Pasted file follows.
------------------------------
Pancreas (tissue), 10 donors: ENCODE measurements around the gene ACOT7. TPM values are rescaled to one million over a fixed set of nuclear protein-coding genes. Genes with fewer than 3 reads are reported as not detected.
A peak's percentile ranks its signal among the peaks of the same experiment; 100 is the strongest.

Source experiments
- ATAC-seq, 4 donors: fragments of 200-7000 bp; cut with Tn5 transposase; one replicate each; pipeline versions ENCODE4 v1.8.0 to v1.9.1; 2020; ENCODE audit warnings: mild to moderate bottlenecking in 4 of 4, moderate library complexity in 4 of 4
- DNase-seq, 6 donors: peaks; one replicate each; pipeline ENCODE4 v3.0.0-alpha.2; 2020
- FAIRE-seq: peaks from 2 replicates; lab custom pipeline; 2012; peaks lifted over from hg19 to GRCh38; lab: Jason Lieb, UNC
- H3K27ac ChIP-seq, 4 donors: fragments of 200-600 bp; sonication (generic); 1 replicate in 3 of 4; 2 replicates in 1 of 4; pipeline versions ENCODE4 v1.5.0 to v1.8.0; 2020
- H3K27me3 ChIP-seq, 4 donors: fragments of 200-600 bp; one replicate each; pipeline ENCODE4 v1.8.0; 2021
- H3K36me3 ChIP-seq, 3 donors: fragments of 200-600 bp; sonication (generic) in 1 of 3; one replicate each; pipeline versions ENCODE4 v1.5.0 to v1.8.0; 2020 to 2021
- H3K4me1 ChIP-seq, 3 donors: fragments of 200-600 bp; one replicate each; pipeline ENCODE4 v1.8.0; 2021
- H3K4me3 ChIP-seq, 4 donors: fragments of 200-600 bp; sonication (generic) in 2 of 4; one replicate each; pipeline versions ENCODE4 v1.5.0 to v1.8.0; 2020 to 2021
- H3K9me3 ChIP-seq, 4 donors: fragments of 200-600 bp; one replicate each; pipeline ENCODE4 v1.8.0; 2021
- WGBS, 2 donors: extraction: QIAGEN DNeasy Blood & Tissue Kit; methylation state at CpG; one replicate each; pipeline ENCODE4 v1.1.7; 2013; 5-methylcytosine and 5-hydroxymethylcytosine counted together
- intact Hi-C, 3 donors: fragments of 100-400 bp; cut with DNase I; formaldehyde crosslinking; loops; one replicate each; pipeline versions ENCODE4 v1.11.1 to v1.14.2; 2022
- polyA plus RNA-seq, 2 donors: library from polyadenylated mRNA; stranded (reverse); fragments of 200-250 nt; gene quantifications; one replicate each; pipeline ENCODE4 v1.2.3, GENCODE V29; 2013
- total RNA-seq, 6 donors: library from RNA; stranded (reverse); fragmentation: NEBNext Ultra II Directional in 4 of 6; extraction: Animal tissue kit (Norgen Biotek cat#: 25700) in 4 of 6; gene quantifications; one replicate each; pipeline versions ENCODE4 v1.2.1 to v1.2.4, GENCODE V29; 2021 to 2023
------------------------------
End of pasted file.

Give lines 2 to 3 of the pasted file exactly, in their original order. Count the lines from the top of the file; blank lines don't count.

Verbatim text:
A peak's percentile ranks its signal among the peaks of the same experiment; 100 is the strongest.

Source experiments